Day 3 of my internship here at Hatfield Marine Science Center, and it feels like I've been here two weeks, because that's about how much awesomeness and learning I've had, crammed into a very short amount of time!
Today we got to go to Yaquina Head tide pools at low tide which was dang freaking awesome! We climbed all over and saw a lot of neat stuff. On the drive up of course the first thing we saw was the dock washed up from Japan that everyone has been talking about and tourists come to see. It's just sitting down there on the beach.
Dock debris from 2011 Japanese tsunami, Newport Oregon
Yaquina Head lighthouse, Newport Oregon with tide pools in foreground
Now that's some beautiful scenery. I absolutely love the rocky Oregon coast! This area in particular is made of basalt. That means it was formed by volcanic activity - Yaquina Head used to be a volcano. I thought our guide said this was a possible old site of the Yellowstone Caldera, but I can't find any info backing that up, so I could have heard wrong. This site has a good summary of the geology of this location.
Basalt cobbles that give Cobble Beach its name
The beach where you go to the tide pools is called Cobble Beach, because
it's covered with basalt rocks. A local told me that if you come here at
high tide the waves pick up the rocks and as the surf goes in and out it
makes a really neat sound. Hoping to hear that for myself at some point.
Yaquina Head Lighthouse, Newport Oregon
The Yaquina Head lighthouse is the tallest lighthouse in Oregon. You can learn more about this and the Yaquina Bay lighthouses at this website.
Some awesome finds at the tide pools today:
Barnacles and mussels
The black shells are mussels and the white are barnacles
Rocks covered with mussels and barnacles
Fellow Sea Grant Scholar, Brian, showing us coralline algae
Coralline Algae gets is name because of its resemblance to coral
Coralline algae that has been bleached by the sun
Crabs (Red Rock Crab?)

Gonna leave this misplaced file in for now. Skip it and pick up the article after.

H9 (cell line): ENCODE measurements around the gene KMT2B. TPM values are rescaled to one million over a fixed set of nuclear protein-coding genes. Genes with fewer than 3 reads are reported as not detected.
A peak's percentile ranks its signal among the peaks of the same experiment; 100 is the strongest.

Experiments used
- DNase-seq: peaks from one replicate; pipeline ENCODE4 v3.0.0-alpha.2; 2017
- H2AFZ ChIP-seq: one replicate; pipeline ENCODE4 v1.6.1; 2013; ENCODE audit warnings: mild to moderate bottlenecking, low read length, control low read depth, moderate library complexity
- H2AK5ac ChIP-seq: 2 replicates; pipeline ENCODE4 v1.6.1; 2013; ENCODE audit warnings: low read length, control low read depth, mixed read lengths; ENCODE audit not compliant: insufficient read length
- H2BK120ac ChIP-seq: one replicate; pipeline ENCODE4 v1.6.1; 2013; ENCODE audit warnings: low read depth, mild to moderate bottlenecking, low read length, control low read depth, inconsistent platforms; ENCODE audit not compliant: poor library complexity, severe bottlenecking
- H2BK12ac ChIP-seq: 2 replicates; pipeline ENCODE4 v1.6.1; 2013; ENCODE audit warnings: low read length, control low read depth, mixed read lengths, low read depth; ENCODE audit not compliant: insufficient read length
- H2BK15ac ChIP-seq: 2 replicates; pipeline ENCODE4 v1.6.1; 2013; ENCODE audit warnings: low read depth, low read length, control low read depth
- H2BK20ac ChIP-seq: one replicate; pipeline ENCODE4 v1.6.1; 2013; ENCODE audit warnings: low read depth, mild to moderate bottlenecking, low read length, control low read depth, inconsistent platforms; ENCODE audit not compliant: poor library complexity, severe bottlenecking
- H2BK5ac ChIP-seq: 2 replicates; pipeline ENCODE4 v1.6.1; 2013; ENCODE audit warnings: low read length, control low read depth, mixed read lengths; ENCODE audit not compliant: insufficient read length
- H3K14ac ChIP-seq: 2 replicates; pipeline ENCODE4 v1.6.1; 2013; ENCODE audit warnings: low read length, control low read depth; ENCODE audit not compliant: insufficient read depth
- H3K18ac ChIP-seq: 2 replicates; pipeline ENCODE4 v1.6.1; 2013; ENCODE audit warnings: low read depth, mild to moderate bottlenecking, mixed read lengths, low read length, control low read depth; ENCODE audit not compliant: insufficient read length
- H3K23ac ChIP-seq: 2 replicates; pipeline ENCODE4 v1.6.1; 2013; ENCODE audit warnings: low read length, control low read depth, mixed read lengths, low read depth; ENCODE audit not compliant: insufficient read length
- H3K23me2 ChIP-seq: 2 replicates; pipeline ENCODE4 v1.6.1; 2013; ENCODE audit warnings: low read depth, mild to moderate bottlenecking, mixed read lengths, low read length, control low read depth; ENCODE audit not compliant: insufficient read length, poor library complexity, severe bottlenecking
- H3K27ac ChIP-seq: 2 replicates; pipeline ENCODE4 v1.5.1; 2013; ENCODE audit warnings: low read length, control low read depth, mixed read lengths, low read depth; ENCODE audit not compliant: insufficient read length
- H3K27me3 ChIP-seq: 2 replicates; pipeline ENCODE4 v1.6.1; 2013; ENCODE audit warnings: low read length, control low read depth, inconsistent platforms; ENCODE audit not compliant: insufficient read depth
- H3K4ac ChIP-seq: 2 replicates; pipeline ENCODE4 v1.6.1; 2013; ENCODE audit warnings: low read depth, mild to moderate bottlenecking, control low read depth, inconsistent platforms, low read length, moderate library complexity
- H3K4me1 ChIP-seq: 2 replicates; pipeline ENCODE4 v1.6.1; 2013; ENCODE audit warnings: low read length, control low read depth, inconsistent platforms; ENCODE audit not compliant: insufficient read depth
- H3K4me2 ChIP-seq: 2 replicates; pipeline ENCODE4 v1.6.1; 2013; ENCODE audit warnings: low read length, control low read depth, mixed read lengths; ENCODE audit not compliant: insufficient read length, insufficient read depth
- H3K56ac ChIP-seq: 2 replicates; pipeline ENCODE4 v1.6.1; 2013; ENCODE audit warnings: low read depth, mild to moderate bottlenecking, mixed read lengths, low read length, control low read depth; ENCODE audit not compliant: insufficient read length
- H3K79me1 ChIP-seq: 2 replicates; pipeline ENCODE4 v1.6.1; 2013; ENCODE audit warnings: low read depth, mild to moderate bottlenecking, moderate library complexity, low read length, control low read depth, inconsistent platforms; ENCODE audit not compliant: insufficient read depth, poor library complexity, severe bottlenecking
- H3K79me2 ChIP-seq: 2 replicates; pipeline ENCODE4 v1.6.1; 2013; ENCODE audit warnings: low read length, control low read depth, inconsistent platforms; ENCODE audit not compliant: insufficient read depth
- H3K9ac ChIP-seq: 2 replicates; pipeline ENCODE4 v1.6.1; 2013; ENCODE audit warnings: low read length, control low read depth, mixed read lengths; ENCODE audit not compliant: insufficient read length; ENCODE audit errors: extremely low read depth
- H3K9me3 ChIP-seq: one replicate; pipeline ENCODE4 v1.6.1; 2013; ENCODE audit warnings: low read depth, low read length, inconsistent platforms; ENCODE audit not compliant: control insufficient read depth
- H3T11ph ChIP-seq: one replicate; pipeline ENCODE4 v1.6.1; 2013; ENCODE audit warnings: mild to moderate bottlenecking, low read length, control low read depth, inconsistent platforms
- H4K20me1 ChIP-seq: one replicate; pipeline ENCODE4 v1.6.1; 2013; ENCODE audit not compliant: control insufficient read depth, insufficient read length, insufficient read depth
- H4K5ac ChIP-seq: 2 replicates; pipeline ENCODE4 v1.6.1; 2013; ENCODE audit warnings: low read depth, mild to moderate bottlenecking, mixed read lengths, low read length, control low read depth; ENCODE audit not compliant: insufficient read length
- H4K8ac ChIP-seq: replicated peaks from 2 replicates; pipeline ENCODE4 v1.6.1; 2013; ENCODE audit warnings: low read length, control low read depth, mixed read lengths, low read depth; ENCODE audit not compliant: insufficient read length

Purple sea urchins - look closely, especially in the shadow- there are a bunch
Sea star in tide pool
Sea stars - the one on the left is eating
Sunflower Sea Star
Sunflower sea star and big red sea urchin- I altered the coloring of the picture so you can see it better
I loved seeing the sunflower sea star, perhaps mainly because I spotted
it on my own. Thanks to Planet Earth, I was familiar with this animal a
little bit from the cool time lapse of it trying to get hold of a brittle star for dinner. Here is the video- it starts out talking about the sea urchins that destroy kelp forests which is also cool.
Chitons look like potato bugs/ pill bugs/ sow bugs/ rolly pollies/ whatever you call them. But Chitons have 8 plates of armor, are marine, and are in fact mollusks, complete with a foot, gills, and mantle.
The gumboot is the largest species of chiton in the world - and we found one! That was an exciting find. Doesn't look like the other chiton right? Well this one has a fleshy covering over the bony plates, but when you touch it you can still feel them beneath.
Gumboot chiton - largest chiton in the world
You can see the gills here right below Brian's thumb. The light part in the middle of the animal is the foot, and the sides are the mantle
When disturbed, the gumboot chiton rolls up into a ball just like a potato bug
And lastly, up by the lighthouse we did a little bird watching and I got to learn a bit about the Common Murre.
I know, it's just a rock.... except that all those little black dots are birds
There were a few different kinds of birds on that rock and others nearby but the majority were the murres. Here's a closeup:
They look very similar to penguins as you can see. And in fact they are pretty poor fliers and can maneuver much better under water. I watched them fly and really they just kind of jumped off the big rock and awkwardly flapped their way down to the water.
The birds don't build a nest but just lay eggs right on the rock. These large rocks are like big isolated cliffs with sheer drops on all sides. But the eggs have a clever mechanism for dealing with this.
Common murre egg is in the middle
The shape of the egg allows it to roll in circles- so if it starts to go anywhere on the rock, it will turn and avoid disaster. Pretty cool.
That was an incredibly cool day! If you found anything helpful in this post, please leave a rating and a comment! And if you feel like it, join the site too. Thanks!
Those chiton things are gross. I've been to Newport and Yaquina Head. They are so beautiful! You got some really nice photos. Be sure to check your batteries every time so we can see all these great sights!ReplyDelete
The chitons do look kinda gross I guess. But they don't feel slimy or anything, they just feel leathery. And they curl into a ball when you pick them up! Who wouldn't like that? hahaReplyDelete
Thanks for the picture compliment. I try. :)